Sun, Dec 11, 2011 - Page 8 News List

Prejudices erode migrants’ rights

By Hsia Hsiao-chuan and Cheng Shih-ying 夏曉鵑,鄭詩穎

Many people in Taiwan have prejudiced views about migrants who have settled in Taiwan through marriage, believing that they often enter into fake marriages to find jobs in Taiwan or work as prostitutes. Just recently, another outmoded idea has been added to this list, namely that immigrant spouses often fabricate cases of domestic violence in order to get permanent residency and obtain a Republic of China (ROC) passport and the identity card that goes with it.

This idea has been voiced in various major newspapers. Such reports invariably make the partner accused of abuse appear to be the victim, for instance by sympathizing with men as being innocent, but provoked to anger. They suggest that immigrant women’s real purpose is to get an identity card and that their marriages are just a means to this end. According to this way of thinking, these migrants use civil protection orders issued by the courts as a crafty way of getting to stay in Taiwan.

This theory about “fake domestic violence” basically goes as follows. The first idea is that female immigrants, having received their ROC identity cards, often lodge a complaint of domestic violence and sue their husbands for divorce, and that their allegations of spousal abuse are all made up — otherwise why would they have put up with the abuse until that point?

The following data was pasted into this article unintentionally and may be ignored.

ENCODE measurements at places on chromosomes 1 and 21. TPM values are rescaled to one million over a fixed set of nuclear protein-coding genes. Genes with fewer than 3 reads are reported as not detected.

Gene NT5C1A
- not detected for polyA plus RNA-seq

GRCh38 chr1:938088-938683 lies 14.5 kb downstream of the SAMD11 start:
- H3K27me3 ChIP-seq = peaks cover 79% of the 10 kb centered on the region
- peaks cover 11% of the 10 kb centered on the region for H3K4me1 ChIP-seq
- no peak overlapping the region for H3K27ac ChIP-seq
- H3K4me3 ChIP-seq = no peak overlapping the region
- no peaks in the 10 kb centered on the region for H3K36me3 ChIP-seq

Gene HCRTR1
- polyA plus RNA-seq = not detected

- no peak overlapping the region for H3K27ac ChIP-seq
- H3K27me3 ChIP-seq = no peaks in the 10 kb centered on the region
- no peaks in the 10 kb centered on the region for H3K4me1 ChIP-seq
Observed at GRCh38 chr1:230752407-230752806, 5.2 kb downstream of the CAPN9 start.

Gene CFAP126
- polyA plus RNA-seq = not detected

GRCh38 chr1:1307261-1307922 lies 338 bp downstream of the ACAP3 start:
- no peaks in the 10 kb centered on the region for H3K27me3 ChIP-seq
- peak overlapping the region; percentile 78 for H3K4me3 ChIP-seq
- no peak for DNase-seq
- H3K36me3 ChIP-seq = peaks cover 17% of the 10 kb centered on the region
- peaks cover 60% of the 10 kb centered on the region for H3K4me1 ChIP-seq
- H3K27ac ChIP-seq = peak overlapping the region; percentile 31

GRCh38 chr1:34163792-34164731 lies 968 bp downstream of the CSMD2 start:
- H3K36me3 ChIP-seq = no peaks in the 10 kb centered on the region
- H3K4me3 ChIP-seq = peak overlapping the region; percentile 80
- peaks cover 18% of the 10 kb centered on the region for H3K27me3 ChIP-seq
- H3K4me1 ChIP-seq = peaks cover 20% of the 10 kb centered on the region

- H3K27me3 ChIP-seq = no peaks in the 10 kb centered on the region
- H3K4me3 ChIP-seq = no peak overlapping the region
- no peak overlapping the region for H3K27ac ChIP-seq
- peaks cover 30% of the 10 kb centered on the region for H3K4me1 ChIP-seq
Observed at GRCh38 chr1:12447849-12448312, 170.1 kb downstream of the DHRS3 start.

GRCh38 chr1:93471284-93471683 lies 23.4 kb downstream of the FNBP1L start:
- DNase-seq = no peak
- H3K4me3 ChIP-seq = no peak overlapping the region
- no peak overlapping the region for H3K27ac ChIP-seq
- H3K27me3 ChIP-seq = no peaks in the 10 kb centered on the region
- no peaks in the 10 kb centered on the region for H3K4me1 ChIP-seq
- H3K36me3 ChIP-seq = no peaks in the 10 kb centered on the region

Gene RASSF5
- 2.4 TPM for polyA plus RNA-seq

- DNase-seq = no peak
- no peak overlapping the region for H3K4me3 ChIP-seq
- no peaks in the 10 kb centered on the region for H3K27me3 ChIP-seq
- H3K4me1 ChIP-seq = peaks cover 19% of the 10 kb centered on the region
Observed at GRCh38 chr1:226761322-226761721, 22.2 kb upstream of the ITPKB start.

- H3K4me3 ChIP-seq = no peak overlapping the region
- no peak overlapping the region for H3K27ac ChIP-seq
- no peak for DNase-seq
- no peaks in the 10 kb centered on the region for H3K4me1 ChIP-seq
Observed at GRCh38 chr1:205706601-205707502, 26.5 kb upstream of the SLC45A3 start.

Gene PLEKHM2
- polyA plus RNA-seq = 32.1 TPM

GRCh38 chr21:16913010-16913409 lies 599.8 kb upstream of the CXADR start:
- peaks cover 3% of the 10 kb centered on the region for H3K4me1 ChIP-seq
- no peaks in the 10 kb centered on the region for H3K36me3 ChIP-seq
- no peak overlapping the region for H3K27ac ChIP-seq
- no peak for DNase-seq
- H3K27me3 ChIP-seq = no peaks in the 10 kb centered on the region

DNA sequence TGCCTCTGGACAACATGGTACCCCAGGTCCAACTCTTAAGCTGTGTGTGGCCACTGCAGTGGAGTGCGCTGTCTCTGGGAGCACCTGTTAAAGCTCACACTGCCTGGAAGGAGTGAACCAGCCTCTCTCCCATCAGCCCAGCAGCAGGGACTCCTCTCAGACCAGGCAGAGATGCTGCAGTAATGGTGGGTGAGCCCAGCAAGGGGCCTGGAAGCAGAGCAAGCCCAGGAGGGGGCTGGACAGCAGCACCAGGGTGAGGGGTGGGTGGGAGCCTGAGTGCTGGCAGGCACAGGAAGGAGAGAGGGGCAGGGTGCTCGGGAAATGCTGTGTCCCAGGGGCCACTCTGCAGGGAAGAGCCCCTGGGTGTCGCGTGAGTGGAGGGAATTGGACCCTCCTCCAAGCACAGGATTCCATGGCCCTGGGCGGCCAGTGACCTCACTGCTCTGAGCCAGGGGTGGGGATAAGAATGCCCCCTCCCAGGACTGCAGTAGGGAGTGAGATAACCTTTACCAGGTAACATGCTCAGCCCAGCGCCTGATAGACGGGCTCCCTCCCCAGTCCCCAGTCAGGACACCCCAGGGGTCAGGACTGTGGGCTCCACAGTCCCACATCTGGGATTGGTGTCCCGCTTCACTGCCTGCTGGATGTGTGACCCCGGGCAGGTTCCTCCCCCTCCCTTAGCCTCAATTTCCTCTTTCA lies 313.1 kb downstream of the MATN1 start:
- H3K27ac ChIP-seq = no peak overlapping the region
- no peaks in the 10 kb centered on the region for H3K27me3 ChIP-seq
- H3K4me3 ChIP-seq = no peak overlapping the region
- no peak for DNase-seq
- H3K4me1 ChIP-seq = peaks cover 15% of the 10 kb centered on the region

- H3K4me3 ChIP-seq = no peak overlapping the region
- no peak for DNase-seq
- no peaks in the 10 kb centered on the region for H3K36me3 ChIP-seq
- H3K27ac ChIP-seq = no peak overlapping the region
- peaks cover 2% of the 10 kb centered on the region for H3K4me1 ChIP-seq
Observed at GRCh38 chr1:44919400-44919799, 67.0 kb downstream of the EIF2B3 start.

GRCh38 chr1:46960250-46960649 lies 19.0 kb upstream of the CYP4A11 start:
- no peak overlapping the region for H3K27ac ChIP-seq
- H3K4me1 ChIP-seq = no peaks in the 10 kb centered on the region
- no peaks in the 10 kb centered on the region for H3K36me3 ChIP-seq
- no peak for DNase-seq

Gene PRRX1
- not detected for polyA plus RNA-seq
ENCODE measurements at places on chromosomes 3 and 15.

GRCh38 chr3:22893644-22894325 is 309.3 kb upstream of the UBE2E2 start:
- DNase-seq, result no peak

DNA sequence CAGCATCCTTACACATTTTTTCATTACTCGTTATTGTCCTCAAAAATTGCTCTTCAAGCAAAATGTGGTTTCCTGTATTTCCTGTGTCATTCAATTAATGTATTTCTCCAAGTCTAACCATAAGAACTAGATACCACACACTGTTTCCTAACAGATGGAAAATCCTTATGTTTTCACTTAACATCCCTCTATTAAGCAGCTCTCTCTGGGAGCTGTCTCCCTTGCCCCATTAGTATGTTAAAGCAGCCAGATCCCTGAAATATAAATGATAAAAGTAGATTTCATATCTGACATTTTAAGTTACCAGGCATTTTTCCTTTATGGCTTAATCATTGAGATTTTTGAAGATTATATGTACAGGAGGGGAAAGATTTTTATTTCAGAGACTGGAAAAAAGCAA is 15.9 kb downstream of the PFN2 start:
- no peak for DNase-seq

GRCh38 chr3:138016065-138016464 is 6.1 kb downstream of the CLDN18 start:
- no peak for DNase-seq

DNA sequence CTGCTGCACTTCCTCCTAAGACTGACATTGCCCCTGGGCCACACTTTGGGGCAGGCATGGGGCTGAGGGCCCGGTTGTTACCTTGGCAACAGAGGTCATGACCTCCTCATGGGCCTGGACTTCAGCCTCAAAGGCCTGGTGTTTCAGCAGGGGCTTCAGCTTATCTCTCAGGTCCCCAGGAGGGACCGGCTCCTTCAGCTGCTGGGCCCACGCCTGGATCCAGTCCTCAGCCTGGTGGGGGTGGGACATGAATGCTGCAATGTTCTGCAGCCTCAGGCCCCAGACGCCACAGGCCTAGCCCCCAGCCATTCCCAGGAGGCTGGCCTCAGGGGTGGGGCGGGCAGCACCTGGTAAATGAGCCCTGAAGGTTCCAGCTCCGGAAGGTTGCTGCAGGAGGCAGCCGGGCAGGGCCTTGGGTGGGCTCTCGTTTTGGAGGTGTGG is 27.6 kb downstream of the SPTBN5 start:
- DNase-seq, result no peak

The second notion is that, even if there really has been violence in the home, the woman “made it happen” by intentionally provoking her husband to make him lose his temper. Again, the theory goes, the purpose is to obtain a protection order as a way of staying in Taiwan.

A lot of people in Taiwan think that when women file domestic violence lawsuits they are a kind of “trap” or “setup.” This idea is a reflection of how little most people understand about migrants’ precarious position with regard to residency rights and citizenship. In fact, the process involved, starting with the occurrence of domestic violence, through applying for a protection order to filing for divorce, either in court or through negotiation, is a long and tedious one. Furthermore, getting a protection order does not necessarily guarantee that a migrant can keep her residency rights or become naturalized.

In practical terms, there are some obstacles involved in reporting domestic violence and getting the authorities to deal with it. People are constrained by traditional notions such as the idea that one shouldn’t wash one’s dirty linen in public and by their wish to maintain the integrity of their families. In addition, those who have not yet obtained ROC passports find themselves in a precarious situation in which they could lose their residency rights at any time if they get divorced from their Taiwanese spouses. In such a predicament, most migrant women who experience domestic abuse choose to suffer in silence.

To make matters worse, the departments responsible for dealing with domestic abuse have greatly varying standards as to how they handle such matters. In some places police officers are not very clear about what constitutes violent behavior. They may dismiss incidents of mental abuse or even physical violence. Some police officers even try to fob off women who report abuse with talk of preserving family harmony, or make them feel humiliated, or give them a lecture about how to get on with their husbands’ families, and so on.

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